Journal of cardiothoracic and vascular anesthesia 02/2012; · 1.06 Impact Factor
Journal of cardiothoracic and vascular anesthesia 12/2011; 26(2):e13-4. · 1.06 Impact Factor
ABSTRACT: To evaluate the relationship between continuous noninvasive monitoring of cerebral saturation (regional cerebral oxygen saturation [rSo2]) and occurrence of clinical and electroencephalographic (EEG) signs of cerebral ischemia during carotid cross-clamping.
Prospective clinical study.
Fifty ASA physical status II and III inpatients undergoing elective carotid endarterectomy with a cervical plexus block.
rSo2 was continuously monitored throughout surgery, while an independent neurologist evaluated the occurrence of both clinical and EEG signs of cerebral ischemia induced during carotid cross-clamping.
rSo2 was recorded 1 and 3 minutes after clamping the carotid artery during a 3-minute clamping test. In 5 patients (10%), the carotid clamping test was associated with the occurrence of clinical and EEG signs of cerebral ischemia. All these patients were treated with the placement of a Javid shunt, which completely resolved the symptoms. In no patient was permanent neurological injury reported at hospital discharge. In 4 of these patients, EEG signs of cerebral ischemia were present at both observation times, and in one of them, the duration of cerebral ischemia was less than 2 minutes. The percentage rSo2 reduction from baseline during the carotid clamping test was 17% +/- 4% in patients requiring shunt placement and only 8% +/- 6% in those who did not require it (P = .01). A decrease in rSo2 15% or greater during the carotid clamping test was associated with a 20-fold increase in the odd for developing severe cerebral ischemia (odds ratio, 20; 95% confidence interval, 6.7-59.2) (P = .001); however, this threshold had a 44% sensitivity and 82% specificity, with only 94% negative predictive value.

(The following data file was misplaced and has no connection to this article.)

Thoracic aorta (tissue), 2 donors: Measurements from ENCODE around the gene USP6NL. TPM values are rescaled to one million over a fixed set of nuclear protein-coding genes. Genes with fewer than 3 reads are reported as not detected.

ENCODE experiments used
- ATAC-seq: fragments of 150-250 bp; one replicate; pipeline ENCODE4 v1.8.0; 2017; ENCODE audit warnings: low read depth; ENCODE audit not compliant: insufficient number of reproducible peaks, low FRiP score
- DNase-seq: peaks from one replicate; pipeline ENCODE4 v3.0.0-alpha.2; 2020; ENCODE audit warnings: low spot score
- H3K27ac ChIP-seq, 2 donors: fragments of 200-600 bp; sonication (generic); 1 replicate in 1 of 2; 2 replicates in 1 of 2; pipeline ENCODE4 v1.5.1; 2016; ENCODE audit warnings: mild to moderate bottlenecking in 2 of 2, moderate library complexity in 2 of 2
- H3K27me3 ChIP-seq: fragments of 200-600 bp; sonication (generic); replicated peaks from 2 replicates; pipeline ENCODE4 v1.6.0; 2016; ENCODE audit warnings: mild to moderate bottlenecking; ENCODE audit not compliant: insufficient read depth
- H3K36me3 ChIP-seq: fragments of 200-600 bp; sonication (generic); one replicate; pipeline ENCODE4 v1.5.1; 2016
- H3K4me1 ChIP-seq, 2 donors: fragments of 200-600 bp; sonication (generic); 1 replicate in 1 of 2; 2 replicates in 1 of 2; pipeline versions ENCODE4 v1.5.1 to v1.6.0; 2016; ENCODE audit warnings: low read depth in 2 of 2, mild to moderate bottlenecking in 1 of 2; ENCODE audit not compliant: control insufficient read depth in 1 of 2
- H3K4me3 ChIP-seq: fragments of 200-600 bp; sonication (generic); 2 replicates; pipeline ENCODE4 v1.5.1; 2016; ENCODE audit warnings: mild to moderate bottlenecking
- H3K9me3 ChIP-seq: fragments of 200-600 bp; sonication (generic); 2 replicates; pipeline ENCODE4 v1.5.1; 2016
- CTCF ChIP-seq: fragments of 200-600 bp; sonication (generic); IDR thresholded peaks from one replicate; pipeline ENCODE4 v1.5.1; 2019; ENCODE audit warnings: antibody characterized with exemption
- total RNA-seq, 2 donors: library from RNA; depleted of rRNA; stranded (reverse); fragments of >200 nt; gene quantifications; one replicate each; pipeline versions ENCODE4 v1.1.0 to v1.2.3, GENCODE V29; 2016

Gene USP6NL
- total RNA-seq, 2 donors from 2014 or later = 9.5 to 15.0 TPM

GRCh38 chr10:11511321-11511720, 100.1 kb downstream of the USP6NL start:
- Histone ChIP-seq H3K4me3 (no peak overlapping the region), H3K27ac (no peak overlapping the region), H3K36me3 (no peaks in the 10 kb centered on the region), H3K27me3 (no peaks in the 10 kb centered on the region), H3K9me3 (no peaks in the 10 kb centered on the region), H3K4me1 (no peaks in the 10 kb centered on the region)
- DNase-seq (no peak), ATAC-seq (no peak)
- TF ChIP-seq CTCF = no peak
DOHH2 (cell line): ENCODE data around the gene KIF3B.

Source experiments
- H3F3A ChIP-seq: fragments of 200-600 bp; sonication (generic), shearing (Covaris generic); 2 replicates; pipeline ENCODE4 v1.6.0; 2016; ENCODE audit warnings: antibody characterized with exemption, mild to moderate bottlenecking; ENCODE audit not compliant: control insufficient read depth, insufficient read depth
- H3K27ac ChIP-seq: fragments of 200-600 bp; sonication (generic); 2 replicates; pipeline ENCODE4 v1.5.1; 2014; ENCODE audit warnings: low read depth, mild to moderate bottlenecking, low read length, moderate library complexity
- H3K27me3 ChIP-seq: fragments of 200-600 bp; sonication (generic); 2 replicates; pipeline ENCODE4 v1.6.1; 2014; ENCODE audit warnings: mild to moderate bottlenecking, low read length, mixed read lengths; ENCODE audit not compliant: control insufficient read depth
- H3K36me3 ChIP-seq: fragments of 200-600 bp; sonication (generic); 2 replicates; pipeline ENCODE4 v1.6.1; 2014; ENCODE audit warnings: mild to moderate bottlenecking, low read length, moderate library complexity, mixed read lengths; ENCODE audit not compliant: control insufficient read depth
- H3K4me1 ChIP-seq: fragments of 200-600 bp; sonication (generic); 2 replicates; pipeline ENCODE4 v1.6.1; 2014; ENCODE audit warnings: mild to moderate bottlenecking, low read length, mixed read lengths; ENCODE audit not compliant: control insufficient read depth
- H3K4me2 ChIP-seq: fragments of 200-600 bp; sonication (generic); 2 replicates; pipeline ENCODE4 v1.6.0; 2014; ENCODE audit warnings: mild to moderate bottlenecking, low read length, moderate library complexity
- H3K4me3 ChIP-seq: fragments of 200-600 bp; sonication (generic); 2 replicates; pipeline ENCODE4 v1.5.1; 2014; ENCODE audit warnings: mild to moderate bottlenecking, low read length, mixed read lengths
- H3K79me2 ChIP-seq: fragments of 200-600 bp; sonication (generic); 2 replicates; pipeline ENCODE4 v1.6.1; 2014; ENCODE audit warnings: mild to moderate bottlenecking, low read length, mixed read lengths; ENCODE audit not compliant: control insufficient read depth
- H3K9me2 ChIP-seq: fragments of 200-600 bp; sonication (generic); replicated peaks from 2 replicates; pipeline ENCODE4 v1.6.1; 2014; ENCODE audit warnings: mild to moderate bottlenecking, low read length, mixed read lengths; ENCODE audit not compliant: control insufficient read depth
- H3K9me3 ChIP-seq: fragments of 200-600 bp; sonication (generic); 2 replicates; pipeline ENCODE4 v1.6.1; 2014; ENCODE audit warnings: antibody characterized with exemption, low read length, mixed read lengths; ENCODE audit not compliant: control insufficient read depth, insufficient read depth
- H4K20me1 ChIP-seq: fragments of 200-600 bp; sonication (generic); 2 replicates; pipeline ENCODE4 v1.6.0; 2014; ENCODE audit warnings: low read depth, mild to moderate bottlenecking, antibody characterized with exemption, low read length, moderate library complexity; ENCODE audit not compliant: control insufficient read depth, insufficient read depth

Continuous rSo2 monitoring is a simple and noninvasive method that correlates with the development of clinical and EEG signs of cerebral ischemia during carotid cross-clamping; however, we could not identify an rSo2 threshold that can be used alone to predict the need for shunt placement because of the low sensitivity and specificity.
Journal of Clinical Anesthesia 10/2005; 17(6):426-30. · 1.21 Impact Factor